Who can forget Easter 2008, when the Embassy turned into a "Bed & Breakfast" with the staff taking cover from one of the most intense rocket barrages (lasting over a month) of the decade; compliments of Moqtodar al-Sadr. Yet today, from his reach out of Iran, he settled the government impasse and furthered the Regime of Nouri al-Maliki.

            We are very lucky that Iraq is only under Iranian influence; and not control.

            Sad --- really!

            Again, we had our best minds focused on this, and still wound-up with the short end of the stick. I'm not even sure what we've learned from this.

            Most Respectfully,
            R

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            • #21
              I recall reading somewhere yesterday that Maliki doesn't have the political juice to request a stay-behind presence of even U.S. advisors. We won't stay without a formal request by the Iraqi government. If true, that means we'll be gone-lock, stock and barrel.

              My preference has always been partition into Shiastan, Sunnistan and Kurdistan with one or two U.S. AFBs located in Kurdistan. That's a long, long way from happening nor can even be a consideration unless, obviously, the country fractured AND the KRG took on the PKK successfully.

              My guess, however, is should Iraq fracture, the PKK would be the least of the KRG's immediate worries. It needs, of course, to be foremost now whether Iraq fractures or otherwise. Relations between the KRG and Turkey need to be good in every case. That can only happen with a defeated PKK in Kurdistan. It's not an easy choice for the KRG but, still, correct.
              "This aggression will not stand, man!" Jeff Lebowski
              "The only true currency in this bankrupt world is what you share with someone else when you're uncool." Lester Bangs

              Comment


              • #22
                One hears so many things. Once it's US winding down its military presence in Turkey with an eye toward relocating in Kurdistan. How is that possible unless Iraq fractures? And wouldn't aim like that be a sign that US doesn't consider a Iraq as it is now a viable nation? This is all probably analyst speculation.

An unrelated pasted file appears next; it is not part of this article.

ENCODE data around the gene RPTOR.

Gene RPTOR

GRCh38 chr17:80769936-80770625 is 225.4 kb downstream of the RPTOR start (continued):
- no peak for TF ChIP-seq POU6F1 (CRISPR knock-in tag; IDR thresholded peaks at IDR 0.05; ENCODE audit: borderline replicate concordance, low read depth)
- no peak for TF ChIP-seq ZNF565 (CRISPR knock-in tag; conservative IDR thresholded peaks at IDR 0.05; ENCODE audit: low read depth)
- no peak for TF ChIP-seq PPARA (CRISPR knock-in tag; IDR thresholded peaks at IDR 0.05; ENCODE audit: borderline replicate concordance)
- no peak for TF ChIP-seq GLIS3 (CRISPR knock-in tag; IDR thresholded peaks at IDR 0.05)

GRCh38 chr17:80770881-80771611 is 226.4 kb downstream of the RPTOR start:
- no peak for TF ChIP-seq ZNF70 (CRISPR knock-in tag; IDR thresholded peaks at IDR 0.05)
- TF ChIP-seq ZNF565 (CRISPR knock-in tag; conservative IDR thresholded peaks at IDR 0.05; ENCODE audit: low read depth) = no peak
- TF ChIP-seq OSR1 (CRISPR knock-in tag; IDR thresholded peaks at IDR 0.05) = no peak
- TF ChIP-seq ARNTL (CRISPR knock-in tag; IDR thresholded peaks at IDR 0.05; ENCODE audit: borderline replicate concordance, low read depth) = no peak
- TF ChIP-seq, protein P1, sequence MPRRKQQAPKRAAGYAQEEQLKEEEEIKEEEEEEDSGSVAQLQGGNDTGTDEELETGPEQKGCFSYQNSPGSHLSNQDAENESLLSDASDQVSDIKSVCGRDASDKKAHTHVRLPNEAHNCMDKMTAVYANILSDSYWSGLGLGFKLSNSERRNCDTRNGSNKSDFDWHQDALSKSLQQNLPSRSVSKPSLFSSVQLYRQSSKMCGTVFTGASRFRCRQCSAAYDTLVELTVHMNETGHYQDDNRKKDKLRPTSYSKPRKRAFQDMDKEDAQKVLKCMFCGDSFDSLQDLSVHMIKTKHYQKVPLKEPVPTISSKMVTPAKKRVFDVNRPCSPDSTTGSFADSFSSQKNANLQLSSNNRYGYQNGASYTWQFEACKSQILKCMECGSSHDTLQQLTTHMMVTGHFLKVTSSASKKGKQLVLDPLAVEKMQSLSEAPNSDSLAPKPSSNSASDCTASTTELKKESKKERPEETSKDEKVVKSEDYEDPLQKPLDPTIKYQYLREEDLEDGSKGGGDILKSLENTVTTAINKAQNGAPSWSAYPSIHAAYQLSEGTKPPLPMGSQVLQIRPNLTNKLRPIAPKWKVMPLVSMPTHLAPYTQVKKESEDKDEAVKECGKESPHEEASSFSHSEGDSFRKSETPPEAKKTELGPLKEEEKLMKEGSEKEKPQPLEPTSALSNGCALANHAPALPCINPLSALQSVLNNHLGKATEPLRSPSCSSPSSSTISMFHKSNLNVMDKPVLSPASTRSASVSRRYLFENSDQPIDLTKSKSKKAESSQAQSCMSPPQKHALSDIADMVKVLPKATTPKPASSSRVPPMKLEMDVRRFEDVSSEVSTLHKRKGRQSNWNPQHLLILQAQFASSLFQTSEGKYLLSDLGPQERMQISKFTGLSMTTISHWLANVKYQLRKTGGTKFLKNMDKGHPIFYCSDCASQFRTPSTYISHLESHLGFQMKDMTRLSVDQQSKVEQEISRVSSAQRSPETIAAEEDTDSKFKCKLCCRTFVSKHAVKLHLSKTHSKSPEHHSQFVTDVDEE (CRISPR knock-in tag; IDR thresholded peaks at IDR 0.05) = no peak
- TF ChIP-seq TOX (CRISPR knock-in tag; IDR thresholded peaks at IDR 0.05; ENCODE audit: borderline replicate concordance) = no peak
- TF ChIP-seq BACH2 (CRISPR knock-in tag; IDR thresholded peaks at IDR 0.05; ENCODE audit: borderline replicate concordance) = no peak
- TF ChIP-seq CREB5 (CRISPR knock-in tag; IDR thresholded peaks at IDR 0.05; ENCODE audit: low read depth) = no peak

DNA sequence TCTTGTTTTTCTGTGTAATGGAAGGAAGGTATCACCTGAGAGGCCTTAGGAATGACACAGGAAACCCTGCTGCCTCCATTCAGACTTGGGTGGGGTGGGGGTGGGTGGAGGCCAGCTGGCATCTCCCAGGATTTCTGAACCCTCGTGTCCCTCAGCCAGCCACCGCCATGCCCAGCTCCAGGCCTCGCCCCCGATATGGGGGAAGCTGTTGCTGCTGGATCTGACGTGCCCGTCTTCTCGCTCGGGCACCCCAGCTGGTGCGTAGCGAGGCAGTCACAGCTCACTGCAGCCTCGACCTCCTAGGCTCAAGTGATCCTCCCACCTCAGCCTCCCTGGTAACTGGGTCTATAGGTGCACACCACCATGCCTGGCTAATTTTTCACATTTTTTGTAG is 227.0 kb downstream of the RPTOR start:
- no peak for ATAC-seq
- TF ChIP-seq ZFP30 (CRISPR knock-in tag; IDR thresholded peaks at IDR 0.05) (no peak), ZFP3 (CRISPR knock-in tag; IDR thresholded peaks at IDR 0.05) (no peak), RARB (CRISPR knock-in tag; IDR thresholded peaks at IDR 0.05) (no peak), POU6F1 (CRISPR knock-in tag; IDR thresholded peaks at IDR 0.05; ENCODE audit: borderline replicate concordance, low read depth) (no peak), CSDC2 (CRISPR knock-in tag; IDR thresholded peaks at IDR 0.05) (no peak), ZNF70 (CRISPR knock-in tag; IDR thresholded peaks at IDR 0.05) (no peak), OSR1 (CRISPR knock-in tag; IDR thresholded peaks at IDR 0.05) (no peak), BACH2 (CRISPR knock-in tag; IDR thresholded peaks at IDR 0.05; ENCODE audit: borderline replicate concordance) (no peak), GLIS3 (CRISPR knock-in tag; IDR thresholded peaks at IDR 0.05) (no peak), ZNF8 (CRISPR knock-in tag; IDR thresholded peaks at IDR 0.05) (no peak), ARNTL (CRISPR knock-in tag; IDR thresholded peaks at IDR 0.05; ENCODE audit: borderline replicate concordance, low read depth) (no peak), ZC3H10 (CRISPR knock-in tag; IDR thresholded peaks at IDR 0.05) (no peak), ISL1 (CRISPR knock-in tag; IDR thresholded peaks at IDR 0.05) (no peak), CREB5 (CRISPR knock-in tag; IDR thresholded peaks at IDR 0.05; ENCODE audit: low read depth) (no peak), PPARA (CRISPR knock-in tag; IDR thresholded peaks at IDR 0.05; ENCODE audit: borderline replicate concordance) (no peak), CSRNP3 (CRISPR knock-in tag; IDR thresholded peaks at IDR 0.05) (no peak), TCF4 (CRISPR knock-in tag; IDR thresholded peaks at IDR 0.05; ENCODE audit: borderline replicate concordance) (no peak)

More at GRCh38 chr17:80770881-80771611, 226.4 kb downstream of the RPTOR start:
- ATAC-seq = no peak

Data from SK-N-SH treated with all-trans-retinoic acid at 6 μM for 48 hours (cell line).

More to the point, I heard a report over the weekend that the Iraqi gov't had dropped its ban on the participation in the assembly of three Sunni politicians and that the sr. Sunni leadership was pleased. This may signal the willingness of the Shia faction to push for greater unity. Perhaps you all know more about this development.
                To be Truly ignorant, Man requires an Education - Plato

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                • #23
                  S-2, JAD_333, et al,

                  It is important to note that the CJCS is suggesting that the GOI consider a follow-on security agreement; I suppose under Title 22 Authority.
                  Originally posted by S-2
                  I recall reading somewhere yesterday that Maliki doesn't have the political juice to request a stay-behind presence of even U.S. advisors. We won't stay without a formal request by the Iraqi government. If true, that means we'll be gone-lock, stock and barrel.
                  (COMMENT)

                  You are probably right. The majority of US Military will return to CONUS if the GOI does not make some formal arrangement.

                  Having said that, it is important look at two aspects.
                  • Prior to the 2003 Invasion, the level of indigenous discontent under Saddam Hussein's government generated about 12-to-15 internal security incidents per day. The current level of violence is approaching 10-to-13 security incidents.
                  • There is no question that the CJCS is publically giving his praise for the ISF and their achievements in security. And there have been, even most recently, some examples cited. There were 12 out of 15 VBIEDs intercepted and neutralized.
                    Originally posted by Example Item:
                  • What is not emphasized in this article is that the successful intervention was based on intelligence provided by the US, and that the interventions would not likely have occurred without that vital intelligence having been provided. This is a question of capacity and whether the ISF actually has it or can reasonably be expected to develop it in time to protect itself.


                  The question is what will happen in a post-US Exit environment? Will Iraq internal security descend into chaos?
                  Originally posted by JAD_333 View Post
                  One hears so many things. Once it's US winding down its military presence in Turkey with an eye toward relocating in Kurdistan. How is that possible unless Iraq fractures? And wouldn't aim like that be a sign that US doesn't consider a Iraq as it is now a viable nation? This is all probably analyst speculation.
                  (COMMENT)

                  I agree, that this might have been wishful thinking.

                  This might have been a possible consideration when a semi-permanent military basing structure was considered feasible in Iraq. But it is unlikely that the US will be granted anything of the sort. The US will gradually lose, what little influence it has, with the GOI. What will remain will probably become much more expensive to maintain than any equivalent military station anywhere in the world. Just as the Embassy, will become th Alamo, a fortified position in a hostile land.

                  Most Respectfully,
                  R
                  Last edited by RoccoR; 22 Dec 10,, 02:09.